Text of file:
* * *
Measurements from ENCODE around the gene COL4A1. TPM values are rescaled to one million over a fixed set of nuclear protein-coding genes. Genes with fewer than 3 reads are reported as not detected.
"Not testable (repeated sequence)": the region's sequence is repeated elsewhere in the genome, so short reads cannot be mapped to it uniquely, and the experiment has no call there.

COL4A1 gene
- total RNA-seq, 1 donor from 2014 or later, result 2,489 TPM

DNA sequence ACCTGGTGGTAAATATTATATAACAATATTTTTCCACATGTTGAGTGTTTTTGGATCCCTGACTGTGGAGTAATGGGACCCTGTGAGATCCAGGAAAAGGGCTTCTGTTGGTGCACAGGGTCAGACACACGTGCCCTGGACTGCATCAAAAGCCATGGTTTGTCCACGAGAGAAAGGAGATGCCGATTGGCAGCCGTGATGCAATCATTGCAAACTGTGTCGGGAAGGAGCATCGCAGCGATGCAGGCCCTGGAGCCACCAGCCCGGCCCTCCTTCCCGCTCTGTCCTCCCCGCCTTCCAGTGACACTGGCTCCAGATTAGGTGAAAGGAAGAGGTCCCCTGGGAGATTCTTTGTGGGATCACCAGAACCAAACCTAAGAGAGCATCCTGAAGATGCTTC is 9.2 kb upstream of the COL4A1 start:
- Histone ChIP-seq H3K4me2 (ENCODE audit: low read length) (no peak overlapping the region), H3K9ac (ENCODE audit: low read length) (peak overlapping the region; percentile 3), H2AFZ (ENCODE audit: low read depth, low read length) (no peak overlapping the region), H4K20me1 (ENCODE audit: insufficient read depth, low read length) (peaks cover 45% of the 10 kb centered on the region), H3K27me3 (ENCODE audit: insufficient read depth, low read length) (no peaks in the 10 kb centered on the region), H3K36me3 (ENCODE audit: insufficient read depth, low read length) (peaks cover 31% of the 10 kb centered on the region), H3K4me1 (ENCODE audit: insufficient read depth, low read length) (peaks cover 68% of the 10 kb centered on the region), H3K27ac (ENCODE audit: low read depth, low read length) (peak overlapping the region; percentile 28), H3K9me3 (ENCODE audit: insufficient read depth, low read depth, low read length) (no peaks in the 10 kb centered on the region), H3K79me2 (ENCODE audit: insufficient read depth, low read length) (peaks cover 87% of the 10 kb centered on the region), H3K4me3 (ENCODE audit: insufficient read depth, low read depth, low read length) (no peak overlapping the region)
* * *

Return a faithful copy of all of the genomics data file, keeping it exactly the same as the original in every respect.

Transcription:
Measurements from ENCODE around the gene COL4A1. TPM values are rescaled to one million over a fixed set of nuclear protein-coding genes. Genes with fewer than 3 reads are reported as not detected.
"Not testable (repeated sequence)": the region's sequence is repeated elsewhere in the genome, so short reads cannot be mapped to it uniquely, and the experiment has no call there.

COL4A1 gene
- total RNA-seq, 1 donor from 2014 or later, result 2,489 TPM

DNA sequence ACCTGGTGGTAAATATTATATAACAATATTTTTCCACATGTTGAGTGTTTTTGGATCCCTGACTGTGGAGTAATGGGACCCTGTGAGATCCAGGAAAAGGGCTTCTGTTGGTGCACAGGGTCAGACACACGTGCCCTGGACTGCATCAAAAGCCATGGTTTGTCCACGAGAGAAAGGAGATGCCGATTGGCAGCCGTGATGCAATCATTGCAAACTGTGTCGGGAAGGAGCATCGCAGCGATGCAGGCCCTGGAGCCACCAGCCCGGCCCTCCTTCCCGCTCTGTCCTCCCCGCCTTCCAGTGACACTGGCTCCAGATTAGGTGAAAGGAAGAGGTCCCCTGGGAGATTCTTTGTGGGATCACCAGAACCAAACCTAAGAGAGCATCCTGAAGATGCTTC is 9.2 kb upstream of the COL4A1 start:
- Histone ChIP-seq H3K4me2 (ENCODE audit: low read length) (no peak overlapping the region), H3K9ac (ENCODE audit: low read length) (peak overlapping the region; percentile 3), H2AFZ (ENCODE audit: low read depth, low read length) (no peak overlapping the region), H4K20me1 (ENCODE audit: insufficient read depth, low read length) (peaks cover 45% of the 10 kb centered on the region), H3K27me3 (ENCODE audit: insufficient read depth, low read length) (no peaks in the 10 kb centered on the region), H3K36me3 (ENCODE audit: insufficient read depth, low read length) (peaks cover 31% of the 10 kb centered on the region), H3K4me1 (ENCODE audit: insufficient read depth, low read length) (peaks cover 68% of the 10 kb centered on the region), H3K27ac (ENCODE audit: low read depth, low read length) (peak overlapping the region; percentile 28), H3K9me3 (ENCODE audit: insufficient read depth, low read depth, low read length) (no peaks in the 10 kb centered on the region), H3K79me2 (ENCODE audit: insufficient read depth, low read length) (peaks cover 87% of the 10 kb centered on the region), H3K4me3 (ENCODE audit: insufficient read depth, low read depth, low read length) (no peak overlapping the region)